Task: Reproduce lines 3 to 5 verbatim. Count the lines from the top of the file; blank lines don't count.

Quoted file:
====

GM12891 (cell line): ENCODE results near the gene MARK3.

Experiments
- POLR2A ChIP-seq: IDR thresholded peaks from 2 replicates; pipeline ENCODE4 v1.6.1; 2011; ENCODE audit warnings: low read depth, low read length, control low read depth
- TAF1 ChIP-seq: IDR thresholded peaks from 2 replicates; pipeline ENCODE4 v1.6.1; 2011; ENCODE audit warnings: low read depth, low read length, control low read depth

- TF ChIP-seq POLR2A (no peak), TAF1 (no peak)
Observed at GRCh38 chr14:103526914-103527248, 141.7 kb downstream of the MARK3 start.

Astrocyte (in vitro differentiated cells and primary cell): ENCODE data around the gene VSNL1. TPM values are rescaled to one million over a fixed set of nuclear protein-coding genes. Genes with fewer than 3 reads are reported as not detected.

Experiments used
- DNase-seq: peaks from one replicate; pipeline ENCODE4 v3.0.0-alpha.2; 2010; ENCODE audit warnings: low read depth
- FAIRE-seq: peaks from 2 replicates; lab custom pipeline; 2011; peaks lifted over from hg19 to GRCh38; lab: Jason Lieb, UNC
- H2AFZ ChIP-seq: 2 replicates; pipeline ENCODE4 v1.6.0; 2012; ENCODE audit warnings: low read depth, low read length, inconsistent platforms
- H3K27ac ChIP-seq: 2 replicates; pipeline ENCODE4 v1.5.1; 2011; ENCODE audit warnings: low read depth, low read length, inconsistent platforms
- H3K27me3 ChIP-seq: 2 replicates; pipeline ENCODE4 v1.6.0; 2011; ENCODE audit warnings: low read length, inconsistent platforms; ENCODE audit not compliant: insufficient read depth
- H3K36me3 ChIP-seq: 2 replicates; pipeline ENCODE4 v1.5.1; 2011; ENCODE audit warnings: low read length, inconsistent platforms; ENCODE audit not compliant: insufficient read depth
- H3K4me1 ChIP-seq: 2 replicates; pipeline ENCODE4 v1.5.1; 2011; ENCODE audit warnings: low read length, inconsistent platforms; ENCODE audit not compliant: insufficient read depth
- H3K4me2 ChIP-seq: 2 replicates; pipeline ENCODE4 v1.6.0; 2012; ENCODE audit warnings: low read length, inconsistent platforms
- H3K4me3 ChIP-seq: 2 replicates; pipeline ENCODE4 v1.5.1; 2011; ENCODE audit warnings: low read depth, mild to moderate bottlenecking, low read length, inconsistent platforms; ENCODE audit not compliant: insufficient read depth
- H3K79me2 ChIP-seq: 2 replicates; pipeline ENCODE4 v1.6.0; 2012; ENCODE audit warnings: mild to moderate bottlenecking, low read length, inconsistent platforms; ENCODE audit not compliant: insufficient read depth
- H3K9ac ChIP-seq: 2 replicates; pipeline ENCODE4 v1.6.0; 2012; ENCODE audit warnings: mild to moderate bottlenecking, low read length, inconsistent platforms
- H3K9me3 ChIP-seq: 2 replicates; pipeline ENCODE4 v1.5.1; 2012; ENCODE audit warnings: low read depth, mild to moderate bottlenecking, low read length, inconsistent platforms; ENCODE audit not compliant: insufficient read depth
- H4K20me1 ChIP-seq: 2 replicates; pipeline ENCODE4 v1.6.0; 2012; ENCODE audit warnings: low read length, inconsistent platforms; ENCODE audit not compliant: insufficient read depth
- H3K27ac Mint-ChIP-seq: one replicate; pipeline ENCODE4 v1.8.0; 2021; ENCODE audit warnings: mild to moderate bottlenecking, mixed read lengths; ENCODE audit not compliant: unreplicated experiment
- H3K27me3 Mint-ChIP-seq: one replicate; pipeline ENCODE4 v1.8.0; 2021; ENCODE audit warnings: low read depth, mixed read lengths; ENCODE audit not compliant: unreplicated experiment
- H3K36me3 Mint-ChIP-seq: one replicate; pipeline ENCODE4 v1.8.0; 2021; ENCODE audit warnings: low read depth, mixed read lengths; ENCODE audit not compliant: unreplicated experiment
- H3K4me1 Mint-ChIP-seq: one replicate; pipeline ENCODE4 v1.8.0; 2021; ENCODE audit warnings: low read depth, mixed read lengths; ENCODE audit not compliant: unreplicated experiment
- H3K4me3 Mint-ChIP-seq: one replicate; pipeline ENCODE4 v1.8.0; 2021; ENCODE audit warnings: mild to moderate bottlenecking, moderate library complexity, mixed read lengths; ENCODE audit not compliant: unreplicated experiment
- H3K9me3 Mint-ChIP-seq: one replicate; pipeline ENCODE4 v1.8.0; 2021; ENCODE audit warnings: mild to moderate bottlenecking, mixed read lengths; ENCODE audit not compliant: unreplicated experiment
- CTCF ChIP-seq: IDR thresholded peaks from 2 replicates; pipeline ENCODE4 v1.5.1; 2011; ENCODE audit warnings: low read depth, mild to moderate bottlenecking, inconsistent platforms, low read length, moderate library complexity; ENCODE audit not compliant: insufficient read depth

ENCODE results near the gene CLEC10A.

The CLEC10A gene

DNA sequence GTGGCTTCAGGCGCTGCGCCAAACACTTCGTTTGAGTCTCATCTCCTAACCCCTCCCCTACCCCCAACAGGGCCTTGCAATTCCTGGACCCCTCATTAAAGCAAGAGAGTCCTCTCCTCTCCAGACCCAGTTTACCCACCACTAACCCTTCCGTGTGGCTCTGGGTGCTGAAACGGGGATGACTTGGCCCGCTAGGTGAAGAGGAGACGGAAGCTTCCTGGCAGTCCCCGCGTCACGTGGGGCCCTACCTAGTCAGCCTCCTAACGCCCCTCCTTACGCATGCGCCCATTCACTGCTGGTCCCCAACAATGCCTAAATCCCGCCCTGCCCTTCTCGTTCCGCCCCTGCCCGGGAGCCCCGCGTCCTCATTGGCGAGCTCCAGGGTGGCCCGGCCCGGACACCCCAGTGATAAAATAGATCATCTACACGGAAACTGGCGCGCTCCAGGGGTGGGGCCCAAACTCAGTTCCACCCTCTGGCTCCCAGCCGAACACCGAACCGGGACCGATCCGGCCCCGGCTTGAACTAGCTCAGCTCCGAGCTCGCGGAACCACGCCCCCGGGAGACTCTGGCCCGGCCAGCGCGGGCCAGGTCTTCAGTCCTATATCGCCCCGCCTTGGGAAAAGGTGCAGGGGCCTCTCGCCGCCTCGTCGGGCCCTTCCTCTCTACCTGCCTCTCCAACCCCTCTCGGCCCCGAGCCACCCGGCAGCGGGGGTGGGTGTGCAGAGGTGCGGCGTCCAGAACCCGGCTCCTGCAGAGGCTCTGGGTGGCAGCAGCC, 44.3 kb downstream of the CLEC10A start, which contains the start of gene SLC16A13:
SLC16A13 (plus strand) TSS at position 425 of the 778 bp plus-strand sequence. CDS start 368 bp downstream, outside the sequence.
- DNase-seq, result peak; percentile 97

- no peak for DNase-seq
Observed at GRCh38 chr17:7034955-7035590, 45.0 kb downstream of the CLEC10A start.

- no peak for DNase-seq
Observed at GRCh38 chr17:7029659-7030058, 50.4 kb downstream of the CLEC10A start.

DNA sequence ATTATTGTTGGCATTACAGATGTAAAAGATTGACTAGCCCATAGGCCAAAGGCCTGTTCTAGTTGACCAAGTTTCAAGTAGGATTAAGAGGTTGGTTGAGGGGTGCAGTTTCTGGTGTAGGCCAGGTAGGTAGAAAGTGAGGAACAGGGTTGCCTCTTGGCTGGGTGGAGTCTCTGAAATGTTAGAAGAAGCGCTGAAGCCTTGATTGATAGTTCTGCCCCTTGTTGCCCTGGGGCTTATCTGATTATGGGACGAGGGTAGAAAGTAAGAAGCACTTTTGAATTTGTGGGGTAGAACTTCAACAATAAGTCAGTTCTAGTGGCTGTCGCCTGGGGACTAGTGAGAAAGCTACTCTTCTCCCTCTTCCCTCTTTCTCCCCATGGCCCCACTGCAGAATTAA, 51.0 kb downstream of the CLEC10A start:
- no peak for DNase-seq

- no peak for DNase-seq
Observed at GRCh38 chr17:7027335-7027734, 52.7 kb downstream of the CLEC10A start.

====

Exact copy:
- POLR2A ChIP-seq: IDR thresholded peaks from 2 replicates; pipeline ENCODE4 v1.6.1; 2011; ENCODE audit warnings: low read depth, low read length, control low read depth
- TAF1 ChIP-seq: IDR thresholded peaks from 2 replicates; pipeline ENCODE4 v1.6.1; 2011; ENCODE audit warnings: low read depth, low read length, control low read depth

- TF ChIP-seq POLR2A (no peak), TAF1 (no peak)